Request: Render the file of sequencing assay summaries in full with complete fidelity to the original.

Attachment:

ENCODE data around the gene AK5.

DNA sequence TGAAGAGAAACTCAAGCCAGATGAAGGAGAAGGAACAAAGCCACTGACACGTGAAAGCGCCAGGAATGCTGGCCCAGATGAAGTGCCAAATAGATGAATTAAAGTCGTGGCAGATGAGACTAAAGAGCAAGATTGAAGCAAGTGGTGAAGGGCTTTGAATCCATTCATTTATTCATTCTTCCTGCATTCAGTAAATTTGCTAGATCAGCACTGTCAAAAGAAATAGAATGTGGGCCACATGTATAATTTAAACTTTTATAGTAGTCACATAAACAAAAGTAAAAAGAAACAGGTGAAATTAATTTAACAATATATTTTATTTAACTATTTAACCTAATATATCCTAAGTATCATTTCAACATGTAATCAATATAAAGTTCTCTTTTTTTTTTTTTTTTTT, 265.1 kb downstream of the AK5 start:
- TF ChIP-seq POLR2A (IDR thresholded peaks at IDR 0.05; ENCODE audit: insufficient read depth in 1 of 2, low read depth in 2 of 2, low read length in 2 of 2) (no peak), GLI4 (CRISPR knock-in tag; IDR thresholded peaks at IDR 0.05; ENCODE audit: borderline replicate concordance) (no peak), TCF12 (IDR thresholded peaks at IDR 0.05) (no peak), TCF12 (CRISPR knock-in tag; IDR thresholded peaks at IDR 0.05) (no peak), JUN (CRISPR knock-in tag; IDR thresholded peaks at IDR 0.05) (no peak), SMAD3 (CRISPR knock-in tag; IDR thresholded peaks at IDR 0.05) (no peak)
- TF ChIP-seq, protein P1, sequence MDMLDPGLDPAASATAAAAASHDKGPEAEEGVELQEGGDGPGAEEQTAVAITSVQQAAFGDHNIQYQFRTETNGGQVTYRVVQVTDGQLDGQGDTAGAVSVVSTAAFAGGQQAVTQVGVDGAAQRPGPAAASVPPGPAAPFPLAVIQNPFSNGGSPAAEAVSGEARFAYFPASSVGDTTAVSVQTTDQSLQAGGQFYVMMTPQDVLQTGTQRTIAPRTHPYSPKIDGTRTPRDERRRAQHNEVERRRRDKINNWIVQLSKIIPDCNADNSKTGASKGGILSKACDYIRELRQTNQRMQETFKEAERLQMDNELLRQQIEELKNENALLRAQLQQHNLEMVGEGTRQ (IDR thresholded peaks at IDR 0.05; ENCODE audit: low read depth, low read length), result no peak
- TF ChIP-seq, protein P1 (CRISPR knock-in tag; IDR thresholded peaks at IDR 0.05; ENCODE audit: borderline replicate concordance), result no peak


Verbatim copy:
ENCODE data around the gene AK5.

DNA sequence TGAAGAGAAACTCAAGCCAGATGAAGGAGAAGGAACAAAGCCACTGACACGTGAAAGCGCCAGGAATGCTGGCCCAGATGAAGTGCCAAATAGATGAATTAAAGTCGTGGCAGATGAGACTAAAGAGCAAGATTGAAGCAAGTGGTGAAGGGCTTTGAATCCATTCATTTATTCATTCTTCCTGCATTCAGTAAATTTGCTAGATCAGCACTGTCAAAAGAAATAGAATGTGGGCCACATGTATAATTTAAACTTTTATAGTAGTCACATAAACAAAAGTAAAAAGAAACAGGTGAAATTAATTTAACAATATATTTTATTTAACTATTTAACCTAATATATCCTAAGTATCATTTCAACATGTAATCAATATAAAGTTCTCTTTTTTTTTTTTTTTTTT, 265.1 kb downstream of the AK5 start:
- TF ChIP-seq POLR2A (IDR thresholded peaks at IDR 0.05; ENCODE audit: insufficient read depth in 1 of 2, low read depth in 2 of 2, low read length in 2 of 2) (no peak), GLI4 (CRISPR knock-in tag; IDR thresholded peaks at IDR 0.05; ENCODE audit: borderline replicate concordance) (no peak), TCF12 (IDR thresholded peaks at IDR 0.05) (no peak), TCF12 (CRISPR knock-in tag; IDR thresholded peaks at IDR 0.05) (no peak), JUN (CRISPR knock-in tag; IDR thresholded peaks at IDR 0.05) (no peak), SMAD3 (CRISPR knock-in tag; IDR thresholded peaks at IDR 0.05) (no peak)
- TF ChIP-seq, protein P1, sequence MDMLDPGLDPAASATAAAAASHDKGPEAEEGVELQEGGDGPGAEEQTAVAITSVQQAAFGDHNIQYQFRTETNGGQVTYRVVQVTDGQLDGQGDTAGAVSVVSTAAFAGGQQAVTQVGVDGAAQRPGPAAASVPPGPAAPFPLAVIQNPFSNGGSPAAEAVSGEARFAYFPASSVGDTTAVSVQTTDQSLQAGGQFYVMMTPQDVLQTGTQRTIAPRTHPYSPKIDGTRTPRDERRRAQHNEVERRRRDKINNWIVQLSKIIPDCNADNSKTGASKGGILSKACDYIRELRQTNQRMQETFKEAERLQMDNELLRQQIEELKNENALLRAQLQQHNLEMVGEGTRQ (IDR thresholded peaks at IDR 0.05; ENCODE audit: low read depth, low read length), result no peak
- TF ChIP-seq, protein P1 (CRISPR knock-in tag; IDR thresholded peaks at IDR 0.05; ENCODE audit: borderline replicate concordance), result no peak